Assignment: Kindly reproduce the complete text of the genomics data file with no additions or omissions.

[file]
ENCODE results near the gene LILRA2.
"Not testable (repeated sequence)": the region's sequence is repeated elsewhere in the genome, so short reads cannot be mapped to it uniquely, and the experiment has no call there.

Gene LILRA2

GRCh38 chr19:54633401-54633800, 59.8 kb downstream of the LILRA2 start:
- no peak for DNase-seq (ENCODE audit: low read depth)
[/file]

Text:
ENCODE results near the gene LILRA2.
"Not testable (repeated sequence)": the region's sequence is repeated elsewhere in the genome, so short reads cannot be mapped to it uniquely, and the experiment has no call there.

Gene LILRA2

GRCh38 chr19:54633401-54633800, 59.8 kb downstream of the LILRA2 start:
- no peak for DNase-seq (ENCODE audit: low read depth)